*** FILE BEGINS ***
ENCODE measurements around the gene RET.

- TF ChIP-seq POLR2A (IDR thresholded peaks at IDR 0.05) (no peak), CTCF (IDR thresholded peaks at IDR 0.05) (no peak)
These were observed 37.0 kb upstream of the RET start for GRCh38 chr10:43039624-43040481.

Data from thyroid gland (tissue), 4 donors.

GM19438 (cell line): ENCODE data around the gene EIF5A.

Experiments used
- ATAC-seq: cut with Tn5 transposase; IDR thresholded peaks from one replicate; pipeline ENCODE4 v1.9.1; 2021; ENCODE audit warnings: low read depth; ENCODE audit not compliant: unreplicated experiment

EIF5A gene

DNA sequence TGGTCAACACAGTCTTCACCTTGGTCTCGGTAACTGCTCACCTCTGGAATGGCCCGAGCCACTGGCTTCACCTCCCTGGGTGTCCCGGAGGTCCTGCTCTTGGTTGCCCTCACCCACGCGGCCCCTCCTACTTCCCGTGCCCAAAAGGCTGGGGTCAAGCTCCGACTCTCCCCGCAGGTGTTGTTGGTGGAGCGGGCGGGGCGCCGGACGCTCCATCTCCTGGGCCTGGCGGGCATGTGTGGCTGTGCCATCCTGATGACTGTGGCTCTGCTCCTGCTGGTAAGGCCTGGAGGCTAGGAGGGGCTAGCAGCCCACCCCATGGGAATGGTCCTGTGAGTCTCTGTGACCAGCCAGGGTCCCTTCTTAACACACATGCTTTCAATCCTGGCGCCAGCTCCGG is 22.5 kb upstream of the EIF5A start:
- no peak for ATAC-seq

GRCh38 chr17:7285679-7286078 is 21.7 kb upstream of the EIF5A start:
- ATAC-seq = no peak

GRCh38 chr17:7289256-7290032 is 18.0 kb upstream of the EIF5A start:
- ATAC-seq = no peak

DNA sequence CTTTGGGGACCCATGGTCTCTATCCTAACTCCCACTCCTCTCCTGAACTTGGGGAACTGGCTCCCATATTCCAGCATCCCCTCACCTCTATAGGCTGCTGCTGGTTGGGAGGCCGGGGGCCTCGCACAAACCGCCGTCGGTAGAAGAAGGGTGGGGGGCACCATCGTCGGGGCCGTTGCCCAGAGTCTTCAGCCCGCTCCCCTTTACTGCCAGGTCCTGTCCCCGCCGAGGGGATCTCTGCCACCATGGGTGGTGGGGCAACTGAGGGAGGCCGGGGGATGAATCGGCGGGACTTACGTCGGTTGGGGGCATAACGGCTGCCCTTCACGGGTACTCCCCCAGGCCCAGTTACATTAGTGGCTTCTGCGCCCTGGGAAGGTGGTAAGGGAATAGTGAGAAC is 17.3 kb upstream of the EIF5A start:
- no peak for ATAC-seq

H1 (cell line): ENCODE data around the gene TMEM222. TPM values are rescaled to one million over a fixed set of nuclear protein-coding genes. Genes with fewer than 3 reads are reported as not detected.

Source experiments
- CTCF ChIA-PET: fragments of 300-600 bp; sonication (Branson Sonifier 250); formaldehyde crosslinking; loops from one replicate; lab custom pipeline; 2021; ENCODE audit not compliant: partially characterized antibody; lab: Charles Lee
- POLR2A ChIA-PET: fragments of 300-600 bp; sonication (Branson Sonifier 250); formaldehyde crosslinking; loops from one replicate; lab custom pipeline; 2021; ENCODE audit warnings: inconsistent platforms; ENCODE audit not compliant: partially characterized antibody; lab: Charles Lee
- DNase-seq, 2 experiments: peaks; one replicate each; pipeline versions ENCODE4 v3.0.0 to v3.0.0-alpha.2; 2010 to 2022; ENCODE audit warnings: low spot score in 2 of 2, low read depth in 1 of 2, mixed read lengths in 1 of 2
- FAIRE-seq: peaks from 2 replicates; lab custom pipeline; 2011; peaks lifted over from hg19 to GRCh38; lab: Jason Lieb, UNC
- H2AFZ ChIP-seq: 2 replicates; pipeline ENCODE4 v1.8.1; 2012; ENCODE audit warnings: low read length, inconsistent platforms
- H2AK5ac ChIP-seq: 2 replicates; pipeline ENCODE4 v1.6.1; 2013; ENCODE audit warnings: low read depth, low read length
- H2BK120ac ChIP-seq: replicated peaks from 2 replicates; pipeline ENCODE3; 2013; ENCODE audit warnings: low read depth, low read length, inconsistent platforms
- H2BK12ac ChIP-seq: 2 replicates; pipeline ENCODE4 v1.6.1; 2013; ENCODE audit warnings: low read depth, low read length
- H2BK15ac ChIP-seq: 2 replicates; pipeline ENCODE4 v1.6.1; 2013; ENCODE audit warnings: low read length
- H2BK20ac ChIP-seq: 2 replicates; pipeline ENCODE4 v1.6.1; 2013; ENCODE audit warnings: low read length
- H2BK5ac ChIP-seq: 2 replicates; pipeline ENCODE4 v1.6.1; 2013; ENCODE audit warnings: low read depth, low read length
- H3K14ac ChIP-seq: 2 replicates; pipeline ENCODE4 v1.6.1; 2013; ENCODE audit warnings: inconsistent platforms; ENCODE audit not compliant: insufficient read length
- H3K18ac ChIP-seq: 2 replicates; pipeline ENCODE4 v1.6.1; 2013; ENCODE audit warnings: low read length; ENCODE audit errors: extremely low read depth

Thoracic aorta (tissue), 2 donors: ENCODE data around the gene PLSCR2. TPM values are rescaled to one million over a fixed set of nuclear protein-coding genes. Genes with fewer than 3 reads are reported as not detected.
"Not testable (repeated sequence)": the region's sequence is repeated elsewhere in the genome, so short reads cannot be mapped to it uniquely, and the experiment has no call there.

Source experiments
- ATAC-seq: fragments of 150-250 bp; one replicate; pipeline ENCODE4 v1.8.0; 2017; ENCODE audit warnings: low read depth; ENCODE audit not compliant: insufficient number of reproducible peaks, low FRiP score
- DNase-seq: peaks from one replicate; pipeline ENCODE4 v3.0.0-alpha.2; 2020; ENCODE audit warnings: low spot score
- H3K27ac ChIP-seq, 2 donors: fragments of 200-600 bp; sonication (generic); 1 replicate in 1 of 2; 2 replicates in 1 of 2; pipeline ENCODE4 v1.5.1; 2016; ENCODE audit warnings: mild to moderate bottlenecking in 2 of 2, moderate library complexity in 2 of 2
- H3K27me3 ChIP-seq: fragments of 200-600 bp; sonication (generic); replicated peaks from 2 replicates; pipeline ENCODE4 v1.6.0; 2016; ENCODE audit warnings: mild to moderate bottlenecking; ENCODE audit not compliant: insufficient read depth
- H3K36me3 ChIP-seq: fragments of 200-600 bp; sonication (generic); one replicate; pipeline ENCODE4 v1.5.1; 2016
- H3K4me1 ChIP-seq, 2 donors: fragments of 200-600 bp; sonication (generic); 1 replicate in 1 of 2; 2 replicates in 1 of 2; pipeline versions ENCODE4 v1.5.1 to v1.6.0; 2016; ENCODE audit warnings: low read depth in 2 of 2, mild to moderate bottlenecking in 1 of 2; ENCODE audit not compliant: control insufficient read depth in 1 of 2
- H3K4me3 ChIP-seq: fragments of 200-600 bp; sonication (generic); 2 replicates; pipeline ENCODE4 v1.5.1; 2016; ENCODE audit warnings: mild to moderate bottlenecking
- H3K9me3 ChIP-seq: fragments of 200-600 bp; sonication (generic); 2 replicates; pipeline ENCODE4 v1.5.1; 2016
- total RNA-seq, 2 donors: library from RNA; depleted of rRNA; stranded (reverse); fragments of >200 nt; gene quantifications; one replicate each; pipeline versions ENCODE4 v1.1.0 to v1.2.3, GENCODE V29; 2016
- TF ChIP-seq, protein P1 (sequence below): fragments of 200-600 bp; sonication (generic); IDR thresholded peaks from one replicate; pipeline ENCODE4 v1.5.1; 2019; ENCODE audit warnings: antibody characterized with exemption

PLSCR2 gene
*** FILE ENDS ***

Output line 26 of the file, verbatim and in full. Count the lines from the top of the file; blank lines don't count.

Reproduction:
- H2BK12ac ChIP-seq: 2 replicates; pipeline ENCODE4 v1.6.1; 2013; ENCODE audit warnings: low read depth, low read length